It's update Wednesday, but it's been a bit of a slow one so far. Things are picking up with the Google Keep update. It's rolling out now with a revamped search feature, though. With this update, you'll be able to access automatically generated search topics without typing a thing. No update showing on your devices yet? We've got you covered. Read More
Last week brought a rush of new app updates from both the Play Store and the Android N developer preview. There were surprisingly few new features to discuss, and not much for teardowns; but the Google Keep app does have at least one notable addition in store for us. It looks like Keep is going to give users the ability to pin important notes so they remain readily available and won't get lost as new items are added.
Disclaimer: Teardowns are based on evidence found inside of apks (Android's application package) and are necessarily speculative and usually based on incomplete information.
Google's Keep had humble and simple beginnings, but it's become one of my go-to tools for organizing my life (such as it is). Today the web and desktop extension version of the service gets a revamp, with a new interface that takes more than a few hints from the Inbox layout. There's a brand new left pane to the UI that includes quick links to Notes, Reminders, user-set labels, the archive, and trashed items. It's dynamic, too: resize the window and it will hide in a pop-out dock, mobile app style. Read More
If you load the Google Keep web interface this morning, you'll probably get a helpful blue update box at the top. This box informs you of a new feature in Keep for web and Android—centralized settings. Yes, this is something Keep did not have before, and technically the app still doesn't. We expect an update soon, but it's live online already.
Google added Drawing Mode to Keep at the end of October and the couple of updates since then seem to focus on fixing bugs. The recent 501 update did make a small but useful addition: there is now an overflow menu in Drawing Mode with links to Delete and Send (i.e. share) your doodles to other apps. Read More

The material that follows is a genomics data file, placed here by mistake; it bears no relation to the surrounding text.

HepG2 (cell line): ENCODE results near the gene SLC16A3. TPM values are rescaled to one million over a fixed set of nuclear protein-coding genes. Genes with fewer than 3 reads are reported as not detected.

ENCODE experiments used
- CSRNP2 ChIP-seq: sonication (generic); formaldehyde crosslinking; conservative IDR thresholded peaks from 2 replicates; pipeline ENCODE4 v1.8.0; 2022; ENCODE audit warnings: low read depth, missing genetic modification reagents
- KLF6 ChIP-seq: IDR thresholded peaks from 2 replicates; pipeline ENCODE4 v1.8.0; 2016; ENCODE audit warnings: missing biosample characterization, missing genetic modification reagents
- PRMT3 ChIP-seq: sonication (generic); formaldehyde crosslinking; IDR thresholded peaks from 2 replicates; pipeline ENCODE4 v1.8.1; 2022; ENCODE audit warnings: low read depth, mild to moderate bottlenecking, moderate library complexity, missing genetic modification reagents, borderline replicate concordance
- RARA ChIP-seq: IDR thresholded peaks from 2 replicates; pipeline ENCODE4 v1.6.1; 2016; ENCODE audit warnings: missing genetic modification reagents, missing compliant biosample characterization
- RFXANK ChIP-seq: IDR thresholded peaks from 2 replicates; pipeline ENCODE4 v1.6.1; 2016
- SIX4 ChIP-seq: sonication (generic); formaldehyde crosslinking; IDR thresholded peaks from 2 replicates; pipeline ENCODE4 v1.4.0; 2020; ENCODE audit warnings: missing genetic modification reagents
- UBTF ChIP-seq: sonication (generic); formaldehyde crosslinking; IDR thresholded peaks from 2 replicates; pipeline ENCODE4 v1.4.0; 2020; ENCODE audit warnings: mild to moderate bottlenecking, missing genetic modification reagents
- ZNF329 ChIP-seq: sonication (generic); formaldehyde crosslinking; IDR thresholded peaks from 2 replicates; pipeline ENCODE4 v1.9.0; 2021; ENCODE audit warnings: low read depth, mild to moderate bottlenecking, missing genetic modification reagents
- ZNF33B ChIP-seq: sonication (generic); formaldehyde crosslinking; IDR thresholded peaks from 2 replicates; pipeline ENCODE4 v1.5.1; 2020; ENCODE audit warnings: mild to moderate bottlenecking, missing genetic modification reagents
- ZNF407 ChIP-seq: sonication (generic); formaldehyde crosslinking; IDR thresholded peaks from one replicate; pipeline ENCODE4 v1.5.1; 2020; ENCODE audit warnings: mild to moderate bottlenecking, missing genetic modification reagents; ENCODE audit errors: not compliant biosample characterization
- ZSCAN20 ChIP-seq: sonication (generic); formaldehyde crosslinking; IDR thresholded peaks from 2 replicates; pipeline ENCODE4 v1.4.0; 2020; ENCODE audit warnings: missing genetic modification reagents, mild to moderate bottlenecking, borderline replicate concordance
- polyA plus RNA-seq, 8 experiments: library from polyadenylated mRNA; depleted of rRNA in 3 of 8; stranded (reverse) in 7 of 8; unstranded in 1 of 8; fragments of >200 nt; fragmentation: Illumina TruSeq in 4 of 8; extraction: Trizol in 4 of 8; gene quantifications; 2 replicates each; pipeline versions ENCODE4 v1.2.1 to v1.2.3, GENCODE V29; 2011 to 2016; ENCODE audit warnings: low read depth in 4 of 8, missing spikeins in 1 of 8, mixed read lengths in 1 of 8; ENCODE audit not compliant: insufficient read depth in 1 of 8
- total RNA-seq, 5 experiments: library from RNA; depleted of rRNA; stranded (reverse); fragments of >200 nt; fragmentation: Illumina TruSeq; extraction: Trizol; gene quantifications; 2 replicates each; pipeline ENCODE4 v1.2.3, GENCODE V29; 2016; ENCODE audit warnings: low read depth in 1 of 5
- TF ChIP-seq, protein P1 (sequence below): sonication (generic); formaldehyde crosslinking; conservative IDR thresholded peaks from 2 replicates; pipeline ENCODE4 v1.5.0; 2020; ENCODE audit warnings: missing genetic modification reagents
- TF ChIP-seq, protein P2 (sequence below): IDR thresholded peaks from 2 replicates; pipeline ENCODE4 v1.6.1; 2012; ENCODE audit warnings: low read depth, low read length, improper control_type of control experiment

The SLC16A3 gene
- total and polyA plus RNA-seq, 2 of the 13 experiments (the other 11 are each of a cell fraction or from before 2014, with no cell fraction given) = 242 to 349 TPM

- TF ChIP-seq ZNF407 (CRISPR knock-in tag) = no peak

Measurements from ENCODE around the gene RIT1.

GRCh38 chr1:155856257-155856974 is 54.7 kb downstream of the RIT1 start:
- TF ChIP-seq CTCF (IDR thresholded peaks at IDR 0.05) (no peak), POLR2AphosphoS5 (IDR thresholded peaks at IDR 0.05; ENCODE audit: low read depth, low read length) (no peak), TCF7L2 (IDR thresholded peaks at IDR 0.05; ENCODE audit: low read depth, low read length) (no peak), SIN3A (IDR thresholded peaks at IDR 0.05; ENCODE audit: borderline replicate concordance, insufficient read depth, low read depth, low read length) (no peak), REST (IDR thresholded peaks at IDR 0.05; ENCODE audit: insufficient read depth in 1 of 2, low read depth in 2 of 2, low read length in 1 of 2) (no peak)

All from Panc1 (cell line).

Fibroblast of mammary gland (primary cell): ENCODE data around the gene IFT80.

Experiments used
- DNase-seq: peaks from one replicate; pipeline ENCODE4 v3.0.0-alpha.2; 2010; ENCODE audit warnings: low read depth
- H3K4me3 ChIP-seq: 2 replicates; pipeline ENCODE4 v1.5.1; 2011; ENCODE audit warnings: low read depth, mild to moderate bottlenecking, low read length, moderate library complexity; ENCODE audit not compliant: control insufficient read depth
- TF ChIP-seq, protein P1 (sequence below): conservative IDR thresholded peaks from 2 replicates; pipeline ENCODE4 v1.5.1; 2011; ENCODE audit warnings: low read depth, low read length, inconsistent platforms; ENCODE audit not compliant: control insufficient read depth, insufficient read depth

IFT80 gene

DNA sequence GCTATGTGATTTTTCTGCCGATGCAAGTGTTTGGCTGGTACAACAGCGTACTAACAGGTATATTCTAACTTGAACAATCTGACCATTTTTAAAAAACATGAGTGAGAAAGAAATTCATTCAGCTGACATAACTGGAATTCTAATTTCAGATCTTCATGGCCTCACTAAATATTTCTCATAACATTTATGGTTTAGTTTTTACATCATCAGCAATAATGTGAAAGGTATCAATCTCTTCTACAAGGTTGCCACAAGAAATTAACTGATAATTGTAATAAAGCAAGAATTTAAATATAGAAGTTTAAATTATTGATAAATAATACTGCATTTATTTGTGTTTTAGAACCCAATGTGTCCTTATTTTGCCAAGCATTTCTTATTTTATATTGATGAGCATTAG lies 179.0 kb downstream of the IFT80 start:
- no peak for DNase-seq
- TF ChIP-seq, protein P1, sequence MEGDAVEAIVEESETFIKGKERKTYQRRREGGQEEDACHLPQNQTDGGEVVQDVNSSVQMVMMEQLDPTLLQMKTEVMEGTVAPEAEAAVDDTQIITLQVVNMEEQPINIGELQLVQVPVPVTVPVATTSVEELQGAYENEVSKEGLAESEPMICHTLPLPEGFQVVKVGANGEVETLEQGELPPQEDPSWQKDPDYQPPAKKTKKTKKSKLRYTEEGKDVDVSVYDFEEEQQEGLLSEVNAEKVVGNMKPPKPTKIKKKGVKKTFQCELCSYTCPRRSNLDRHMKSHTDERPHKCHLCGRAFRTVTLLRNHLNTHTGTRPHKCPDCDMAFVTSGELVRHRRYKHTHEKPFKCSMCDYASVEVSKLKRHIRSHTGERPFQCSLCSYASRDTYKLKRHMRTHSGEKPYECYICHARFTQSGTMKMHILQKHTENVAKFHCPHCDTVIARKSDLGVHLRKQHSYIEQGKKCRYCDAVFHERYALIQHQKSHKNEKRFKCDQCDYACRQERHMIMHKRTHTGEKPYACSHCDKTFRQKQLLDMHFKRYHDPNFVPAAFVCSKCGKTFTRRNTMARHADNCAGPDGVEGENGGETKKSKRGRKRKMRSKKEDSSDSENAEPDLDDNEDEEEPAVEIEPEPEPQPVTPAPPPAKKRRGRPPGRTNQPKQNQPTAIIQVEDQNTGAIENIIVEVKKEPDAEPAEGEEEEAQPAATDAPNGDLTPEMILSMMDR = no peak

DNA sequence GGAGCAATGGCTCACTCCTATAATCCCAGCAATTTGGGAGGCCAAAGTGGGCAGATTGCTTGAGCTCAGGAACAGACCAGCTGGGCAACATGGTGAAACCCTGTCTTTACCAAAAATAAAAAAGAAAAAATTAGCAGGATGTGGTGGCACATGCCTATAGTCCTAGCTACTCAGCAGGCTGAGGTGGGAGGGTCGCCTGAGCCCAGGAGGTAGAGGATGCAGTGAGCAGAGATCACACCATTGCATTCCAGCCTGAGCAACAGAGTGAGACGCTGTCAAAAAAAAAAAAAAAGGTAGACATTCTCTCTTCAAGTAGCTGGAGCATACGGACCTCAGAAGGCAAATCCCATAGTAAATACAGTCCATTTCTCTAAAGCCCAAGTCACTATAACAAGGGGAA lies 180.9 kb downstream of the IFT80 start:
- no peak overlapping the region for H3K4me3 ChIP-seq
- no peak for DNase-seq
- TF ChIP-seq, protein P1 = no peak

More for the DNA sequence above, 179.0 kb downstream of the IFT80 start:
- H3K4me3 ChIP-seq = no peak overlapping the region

Just last week Cody Toombs spotted the building blocks for a drawing function in Google's Keep notes app, and now it's live. The latest version of the APK, 3.2.435, makes it active and visible. You can wait for Google to get around to delivering it via the Play Store, or you can skip the line and download it from APK Mirror below. Read More
Google Keep just received a relatively light update, bringing it to version 3.2. This one doesn't bring much in the way of major functional improvements, but there are a couple of things worth noting. There are brand new welcome images to help new (and possibly existing) users figure out how to get the most out of Keep. The apk has also lost a little bit of weight, and it's now ready for the new Android M permission model. Read More
After adding the feature to the web version of Keep in May, Google has updated the Android app to allow users to easily convert their notes into Docs. Sometimes what starts as a stray thought or two that you dump into a note becomes something you want to expand upon. Rather than rewriting or copy and pasting, why not have your notes manager do the heavy lifting for you?
And by easy, I mean easy. Go to a note and head to the overflow menu. Tap "Copy to Google Doc" and the process begins. Keep tells you when it is finished on the bottom of your screen, giving you an "Open" link. Read More
When Google unveiled its material design vision for Android 5.0, the changes included a new button that hovers in the bottom right-hand corner of apps. The Floating Action Button, or FAB, has become commonplace in the time since.
But in the latest version of Keep, Google wants you to forget all about it. The FAB is gone. In its place there's now a white bar across the bottom of the screen. This is now where you will go to create a new note, jot down a list, start a voice recording, or take a picture.
Left: Old, Right: New
Is this a step forward? Read More
Ever since its first release, Inbox by Gmail has been donning more and more features, all priming it for its graduation from an invite-only state to a public release. And that moment is now. Inbox no longer requires an invite for regular Gmail users and Work customers, and has gained a couple of interesting capabilities along the way.
First up, and Hallelujah, you should be able to switch the default action for swiping from marking an email as done to deleting it. Read More